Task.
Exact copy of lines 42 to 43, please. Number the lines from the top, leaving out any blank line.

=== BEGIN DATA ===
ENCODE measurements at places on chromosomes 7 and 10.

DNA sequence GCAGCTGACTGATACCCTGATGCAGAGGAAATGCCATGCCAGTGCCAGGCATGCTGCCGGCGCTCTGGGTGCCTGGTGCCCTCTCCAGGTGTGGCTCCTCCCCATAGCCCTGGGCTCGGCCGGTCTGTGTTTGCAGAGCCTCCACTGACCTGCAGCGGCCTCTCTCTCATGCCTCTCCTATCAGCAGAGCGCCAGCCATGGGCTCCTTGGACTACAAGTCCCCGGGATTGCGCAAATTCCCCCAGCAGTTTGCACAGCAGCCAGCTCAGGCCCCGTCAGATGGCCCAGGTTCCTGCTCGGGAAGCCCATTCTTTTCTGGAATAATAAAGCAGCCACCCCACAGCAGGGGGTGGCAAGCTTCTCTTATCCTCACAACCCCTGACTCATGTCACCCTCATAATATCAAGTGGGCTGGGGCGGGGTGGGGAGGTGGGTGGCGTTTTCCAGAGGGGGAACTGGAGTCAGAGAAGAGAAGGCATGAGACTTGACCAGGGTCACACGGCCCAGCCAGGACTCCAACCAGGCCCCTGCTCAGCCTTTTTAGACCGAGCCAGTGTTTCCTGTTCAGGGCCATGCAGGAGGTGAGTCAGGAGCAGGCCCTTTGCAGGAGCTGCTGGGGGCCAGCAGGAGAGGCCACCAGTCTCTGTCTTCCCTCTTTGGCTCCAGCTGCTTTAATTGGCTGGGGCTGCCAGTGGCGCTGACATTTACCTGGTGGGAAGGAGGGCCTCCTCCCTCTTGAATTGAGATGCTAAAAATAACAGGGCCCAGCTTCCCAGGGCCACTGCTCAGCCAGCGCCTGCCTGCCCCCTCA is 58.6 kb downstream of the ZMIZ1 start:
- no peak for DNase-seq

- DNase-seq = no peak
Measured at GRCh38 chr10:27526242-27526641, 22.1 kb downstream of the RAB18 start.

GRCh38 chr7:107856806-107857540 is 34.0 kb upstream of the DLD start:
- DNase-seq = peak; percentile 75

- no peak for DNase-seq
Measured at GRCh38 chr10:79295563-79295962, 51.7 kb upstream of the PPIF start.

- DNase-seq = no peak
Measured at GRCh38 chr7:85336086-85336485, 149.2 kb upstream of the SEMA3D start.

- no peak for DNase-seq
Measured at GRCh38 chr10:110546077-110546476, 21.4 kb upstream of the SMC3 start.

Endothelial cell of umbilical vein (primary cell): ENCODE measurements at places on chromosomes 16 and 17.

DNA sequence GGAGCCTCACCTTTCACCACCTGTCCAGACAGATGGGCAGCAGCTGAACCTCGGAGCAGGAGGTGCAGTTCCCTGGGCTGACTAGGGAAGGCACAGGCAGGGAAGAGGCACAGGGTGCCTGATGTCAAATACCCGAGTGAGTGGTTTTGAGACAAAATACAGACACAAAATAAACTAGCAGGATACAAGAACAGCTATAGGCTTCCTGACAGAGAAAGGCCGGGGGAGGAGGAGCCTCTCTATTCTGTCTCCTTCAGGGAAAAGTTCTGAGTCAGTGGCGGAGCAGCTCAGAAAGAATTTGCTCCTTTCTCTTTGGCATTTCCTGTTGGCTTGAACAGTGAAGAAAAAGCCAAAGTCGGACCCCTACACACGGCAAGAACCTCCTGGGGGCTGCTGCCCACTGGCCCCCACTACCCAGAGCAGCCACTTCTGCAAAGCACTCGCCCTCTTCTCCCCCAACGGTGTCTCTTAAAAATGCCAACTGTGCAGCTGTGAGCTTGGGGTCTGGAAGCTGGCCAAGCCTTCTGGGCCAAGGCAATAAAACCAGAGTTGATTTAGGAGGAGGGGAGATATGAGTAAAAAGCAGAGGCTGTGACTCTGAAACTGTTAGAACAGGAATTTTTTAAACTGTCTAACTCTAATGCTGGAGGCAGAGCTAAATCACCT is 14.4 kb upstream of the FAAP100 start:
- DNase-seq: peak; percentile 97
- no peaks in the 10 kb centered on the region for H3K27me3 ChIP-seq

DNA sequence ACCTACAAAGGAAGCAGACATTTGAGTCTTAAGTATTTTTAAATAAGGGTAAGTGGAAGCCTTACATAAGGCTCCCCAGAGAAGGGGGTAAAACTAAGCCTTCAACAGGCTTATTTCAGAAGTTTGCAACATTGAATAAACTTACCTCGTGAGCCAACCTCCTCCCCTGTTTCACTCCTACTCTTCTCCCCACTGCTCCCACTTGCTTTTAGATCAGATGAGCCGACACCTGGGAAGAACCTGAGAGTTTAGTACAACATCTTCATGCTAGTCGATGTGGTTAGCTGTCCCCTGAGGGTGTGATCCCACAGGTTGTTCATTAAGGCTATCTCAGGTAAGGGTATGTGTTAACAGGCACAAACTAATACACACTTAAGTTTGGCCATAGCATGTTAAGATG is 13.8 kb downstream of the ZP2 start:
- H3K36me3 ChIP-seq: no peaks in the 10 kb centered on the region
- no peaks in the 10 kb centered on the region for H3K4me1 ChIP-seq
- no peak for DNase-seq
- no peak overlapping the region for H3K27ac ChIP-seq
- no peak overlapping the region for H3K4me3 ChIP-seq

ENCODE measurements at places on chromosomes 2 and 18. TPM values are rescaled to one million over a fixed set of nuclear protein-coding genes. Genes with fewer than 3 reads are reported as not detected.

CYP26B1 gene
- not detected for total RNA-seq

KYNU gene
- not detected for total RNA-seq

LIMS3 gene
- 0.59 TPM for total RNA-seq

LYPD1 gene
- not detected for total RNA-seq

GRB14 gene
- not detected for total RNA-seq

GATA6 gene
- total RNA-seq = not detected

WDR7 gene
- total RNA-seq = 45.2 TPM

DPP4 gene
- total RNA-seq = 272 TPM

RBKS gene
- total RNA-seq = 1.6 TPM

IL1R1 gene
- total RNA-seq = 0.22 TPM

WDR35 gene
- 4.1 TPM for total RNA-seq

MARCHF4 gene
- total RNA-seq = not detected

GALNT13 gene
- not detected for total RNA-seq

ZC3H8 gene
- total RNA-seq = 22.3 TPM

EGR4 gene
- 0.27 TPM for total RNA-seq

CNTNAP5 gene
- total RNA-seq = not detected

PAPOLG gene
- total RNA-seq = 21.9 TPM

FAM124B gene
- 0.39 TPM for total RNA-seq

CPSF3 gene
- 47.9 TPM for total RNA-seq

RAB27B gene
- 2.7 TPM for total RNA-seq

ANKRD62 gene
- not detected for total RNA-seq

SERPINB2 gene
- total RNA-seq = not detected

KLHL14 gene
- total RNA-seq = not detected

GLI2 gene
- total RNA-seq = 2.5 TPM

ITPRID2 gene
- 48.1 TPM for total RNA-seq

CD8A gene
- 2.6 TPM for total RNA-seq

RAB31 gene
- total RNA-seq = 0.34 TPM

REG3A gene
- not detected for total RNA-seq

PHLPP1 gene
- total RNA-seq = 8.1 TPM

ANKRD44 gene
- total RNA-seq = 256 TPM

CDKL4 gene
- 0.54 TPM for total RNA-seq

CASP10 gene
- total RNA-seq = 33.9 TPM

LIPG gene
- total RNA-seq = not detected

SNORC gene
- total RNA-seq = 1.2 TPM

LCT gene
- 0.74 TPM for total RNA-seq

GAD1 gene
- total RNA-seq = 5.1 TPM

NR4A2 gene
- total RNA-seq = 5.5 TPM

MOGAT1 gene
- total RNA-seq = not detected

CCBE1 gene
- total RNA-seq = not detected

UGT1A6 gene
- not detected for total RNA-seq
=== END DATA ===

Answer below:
- total RNA-seq = 1.6 TPM

IL1R1 gene